On Thursday, roughly 100 presidents of Historically Black Colleges and Universities met in Atlanta to discuss President Obama’s call that the U.S. must have the highest proportion of college graduates in the world by 2020.
The presidents also discussed a serious threat to reach that goal, and their institutions’ survival: the potential slashing by Congress of Pell Grants, the needs-based grants that low-income students receive.
A lot of work must be done to hit the president’s target. John Wilson, executive director of White House Initiative on Historically Black Colleges and Universities, told the Associated Press that the U.S. will need a total of eight million more college graduates. Of that, at least 200,000 of the two million Black graduates will have to be HBCU graduates.
Wilson then addressed the financial threat presented by some members of Congress who want to cut Pell Grants. Since Obama took office, the grant program has grown from assisting six million to nine million students, and that number will reach 10 million within a year.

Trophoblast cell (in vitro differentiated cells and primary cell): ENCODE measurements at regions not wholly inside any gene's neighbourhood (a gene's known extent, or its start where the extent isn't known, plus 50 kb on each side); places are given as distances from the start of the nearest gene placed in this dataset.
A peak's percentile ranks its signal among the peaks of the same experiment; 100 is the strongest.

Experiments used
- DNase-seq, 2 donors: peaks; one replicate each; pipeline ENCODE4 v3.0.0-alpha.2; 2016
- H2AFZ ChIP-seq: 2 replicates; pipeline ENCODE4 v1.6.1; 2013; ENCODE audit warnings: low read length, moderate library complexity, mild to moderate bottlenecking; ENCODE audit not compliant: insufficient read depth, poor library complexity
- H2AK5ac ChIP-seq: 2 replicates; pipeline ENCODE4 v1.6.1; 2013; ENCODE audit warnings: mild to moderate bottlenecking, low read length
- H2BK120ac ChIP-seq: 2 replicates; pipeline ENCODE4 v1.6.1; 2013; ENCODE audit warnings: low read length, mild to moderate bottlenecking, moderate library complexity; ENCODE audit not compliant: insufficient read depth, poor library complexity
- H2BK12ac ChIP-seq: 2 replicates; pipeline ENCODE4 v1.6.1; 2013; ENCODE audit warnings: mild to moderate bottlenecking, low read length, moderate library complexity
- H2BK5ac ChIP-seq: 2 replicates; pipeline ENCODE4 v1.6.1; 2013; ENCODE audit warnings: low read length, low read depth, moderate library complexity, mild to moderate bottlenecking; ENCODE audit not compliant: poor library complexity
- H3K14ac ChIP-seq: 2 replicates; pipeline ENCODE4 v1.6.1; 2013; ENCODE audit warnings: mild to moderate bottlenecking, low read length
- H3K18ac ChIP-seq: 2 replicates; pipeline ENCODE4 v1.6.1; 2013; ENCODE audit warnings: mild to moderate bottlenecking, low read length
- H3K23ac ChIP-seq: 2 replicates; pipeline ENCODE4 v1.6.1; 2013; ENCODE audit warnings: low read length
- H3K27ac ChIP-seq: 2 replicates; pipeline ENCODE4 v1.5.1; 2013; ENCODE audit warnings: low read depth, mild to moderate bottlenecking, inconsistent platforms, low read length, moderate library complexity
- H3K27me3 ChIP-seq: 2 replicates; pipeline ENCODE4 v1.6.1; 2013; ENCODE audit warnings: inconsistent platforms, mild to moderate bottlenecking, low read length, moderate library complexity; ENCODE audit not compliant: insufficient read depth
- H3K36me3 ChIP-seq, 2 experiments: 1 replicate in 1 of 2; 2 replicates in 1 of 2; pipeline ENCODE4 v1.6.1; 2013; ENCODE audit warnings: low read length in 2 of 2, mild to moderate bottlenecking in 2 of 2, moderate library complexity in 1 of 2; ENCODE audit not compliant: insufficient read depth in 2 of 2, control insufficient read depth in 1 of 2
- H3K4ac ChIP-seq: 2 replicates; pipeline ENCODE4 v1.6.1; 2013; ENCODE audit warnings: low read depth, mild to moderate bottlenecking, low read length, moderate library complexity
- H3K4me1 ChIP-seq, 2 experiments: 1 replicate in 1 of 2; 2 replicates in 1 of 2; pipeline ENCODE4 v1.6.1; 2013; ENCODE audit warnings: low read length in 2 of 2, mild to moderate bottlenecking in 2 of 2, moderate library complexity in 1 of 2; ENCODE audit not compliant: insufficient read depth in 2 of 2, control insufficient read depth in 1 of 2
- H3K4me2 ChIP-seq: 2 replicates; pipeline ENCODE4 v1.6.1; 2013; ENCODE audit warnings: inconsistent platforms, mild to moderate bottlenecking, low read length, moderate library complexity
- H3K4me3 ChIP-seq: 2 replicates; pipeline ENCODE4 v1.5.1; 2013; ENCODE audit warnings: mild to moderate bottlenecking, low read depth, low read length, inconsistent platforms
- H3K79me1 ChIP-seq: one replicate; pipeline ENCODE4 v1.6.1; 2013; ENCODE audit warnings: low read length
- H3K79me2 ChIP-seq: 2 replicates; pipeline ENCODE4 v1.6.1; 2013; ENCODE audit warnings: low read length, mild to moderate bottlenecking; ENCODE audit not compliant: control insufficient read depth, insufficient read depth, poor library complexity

HBCUs get about $1 billion in Pell Grants annually, but Wilson noted that many more white students at other institutions also receive the grants.
"When you defend Pell, you're defending America,” Wilson told the Associated Press. “This is a national thing. If the others had succeeded in going back to 2008 levels, it would've been immediately devastating."
Clark Atlanta University President Carlton Brown supported the president's goal of adding millions of new college graduates, but added a note of legislative insight. He said, "We have to understand that there has to be some investment in pre-college education and a whole new standard of outcomes. It's possible, but we need the political will."
In his 2009 address to the joint session of Congress, Obama said that the main support for his 2020 plan will come from finding ways to help would-be and current students pay their tuition.
(Photo: Pablo Martinez Monsivais-Pool/Getty Images)